He asked for a meeting with the authorities to take stock.

Mayor Ghali responded by indicating, at the outset and to the astonishment of the group, that the file had been referred to him after the fact, since the application for a permit was the responsibility of the administration... He had visited the site, noted the damage and expressed his regret. He plans a meeting to find a satisfactory solution together.

The meeting is held. The mayor rejects any idea of abandoning the road. He then indicated that the group's proposal to build a parking lot at the foot of the extension would be examined. Such a parking lot would make it possible to reach the landlocked properties using a much less steep terrain and with only a little more walking distance.

But nothing will happen during that summer, nor during the winter of 2020-21; except for additional damage and some work on the affected properties... Then comes an email from Mr. Zgodzinski who says himself no longer receives all the Information from the administration or the mayor in relation to the file (as on many others today, one can assume).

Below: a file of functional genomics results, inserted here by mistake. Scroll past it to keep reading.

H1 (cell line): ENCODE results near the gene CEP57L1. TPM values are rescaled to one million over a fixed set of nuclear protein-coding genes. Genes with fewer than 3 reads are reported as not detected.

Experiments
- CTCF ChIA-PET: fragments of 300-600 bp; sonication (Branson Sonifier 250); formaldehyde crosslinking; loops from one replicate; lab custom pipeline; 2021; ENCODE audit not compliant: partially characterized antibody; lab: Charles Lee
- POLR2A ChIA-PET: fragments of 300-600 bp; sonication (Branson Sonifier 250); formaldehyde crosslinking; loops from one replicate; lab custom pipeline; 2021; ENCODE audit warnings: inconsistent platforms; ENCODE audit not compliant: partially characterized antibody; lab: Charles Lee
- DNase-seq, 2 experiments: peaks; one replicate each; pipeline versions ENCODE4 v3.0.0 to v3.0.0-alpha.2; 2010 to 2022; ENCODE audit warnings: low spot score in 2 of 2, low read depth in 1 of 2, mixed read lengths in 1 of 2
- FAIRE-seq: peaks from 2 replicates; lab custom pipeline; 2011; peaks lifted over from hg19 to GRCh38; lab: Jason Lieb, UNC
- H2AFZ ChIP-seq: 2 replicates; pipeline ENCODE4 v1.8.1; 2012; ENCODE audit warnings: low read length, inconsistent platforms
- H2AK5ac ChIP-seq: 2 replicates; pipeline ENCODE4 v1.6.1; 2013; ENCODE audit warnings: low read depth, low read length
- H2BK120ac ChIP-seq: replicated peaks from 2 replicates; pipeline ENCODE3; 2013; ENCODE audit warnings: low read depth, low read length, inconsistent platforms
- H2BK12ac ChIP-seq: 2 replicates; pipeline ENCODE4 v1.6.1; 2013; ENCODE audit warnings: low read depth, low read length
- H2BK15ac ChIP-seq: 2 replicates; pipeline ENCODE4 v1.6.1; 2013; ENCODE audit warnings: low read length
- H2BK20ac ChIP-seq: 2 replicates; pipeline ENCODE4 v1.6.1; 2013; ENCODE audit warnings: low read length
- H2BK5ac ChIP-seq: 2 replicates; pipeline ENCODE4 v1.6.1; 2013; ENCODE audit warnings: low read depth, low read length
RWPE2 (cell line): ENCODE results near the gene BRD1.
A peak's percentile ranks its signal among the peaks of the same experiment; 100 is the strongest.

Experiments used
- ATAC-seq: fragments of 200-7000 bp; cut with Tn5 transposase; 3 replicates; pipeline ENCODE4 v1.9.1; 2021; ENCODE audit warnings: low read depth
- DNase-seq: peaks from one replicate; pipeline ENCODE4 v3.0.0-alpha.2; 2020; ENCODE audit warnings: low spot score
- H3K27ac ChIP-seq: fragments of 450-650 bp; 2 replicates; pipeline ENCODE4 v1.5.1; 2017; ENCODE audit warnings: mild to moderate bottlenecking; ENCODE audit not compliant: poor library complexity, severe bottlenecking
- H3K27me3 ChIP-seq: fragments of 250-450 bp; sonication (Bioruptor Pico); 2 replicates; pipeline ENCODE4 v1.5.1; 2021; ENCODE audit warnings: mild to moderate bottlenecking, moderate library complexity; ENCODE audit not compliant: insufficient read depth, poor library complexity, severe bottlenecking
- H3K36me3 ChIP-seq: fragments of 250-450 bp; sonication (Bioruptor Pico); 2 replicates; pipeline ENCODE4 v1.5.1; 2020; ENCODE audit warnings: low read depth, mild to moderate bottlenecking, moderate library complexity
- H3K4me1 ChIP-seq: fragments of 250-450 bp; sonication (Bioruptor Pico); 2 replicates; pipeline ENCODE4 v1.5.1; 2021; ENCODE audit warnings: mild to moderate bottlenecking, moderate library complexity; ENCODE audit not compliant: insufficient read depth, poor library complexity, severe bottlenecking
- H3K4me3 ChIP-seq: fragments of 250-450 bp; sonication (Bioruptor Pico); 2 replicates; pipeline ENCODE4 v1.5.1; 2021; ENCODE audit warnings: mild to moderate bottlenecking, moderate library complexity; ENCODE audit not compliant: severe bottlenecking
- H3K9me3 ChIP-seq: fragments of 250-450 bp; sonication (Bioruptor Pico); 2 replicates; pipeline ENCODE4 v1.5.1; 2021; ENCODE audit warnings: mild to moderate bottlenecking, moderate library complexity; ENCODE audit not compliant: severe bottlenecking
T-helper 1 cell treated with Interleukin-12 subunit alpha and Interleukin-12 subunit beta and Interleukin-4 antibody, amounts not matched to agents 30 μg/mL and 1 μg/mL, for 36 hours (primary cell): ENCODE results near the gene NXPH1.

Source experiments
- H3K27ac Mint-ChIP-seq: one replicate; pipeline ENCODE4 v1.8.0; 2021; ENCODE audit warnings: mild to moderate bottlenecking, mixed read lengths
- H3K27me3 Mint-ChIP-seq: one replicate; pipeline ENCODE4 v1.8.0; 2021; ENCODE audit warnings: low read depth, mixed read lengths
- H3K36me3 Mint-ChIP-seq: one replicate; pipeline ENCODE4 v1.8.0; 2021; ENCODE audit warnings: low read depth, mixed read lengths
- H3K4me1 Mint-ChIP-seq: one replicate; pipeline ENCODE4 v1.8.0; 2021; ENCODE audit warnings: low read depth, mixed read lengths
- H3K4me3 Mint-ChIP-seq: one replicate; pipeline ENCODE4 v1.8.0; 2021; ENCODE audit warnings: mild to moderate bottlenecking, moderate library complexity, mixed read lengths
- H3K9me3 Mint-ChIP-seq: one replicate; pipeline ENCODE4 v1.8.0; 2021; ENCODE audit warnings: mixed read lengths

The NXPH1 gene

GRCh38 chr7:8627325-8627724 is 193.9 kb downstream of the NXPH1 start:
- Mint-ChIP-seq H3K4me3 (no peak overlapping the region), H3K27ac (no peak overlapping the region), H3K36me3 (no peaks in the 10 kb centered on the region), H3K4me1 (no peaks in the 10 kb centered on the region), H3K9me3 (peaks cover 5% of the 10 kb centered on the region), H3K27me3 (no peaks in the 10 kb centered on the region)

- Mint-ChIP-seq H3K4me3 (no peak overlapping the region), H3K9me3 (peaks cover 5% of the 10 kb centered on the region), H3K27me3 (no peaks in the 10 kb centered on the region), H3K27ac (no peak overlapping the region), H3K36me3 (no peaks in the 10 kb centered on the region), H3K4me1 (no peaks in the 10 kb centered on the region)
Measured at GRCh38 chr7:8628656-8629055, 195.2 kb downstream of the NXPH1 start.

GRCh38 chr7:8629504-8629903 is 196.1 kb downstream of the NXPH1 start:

The Councillor will however manage to send the group a copy of a report from Mr. Viger as well as Mr. Hébert's plan with the construction of two retention/sedimentation basins. The required ditch redesign alone would cost $129,000 (excluding taxes and contingencies). Mr. Zgodzinski is also holding separate meetings with the two affected riparian groups. To the dismay of the Bonnin, Clark/Dunford, Fortin/Valiquette group, the Councillor ended up not answering any of the questions asked (parking, feasibility of septic systems, layout of the extension, who would get the bill, etc.). He will simply indicate that they are all to be considered at a later date...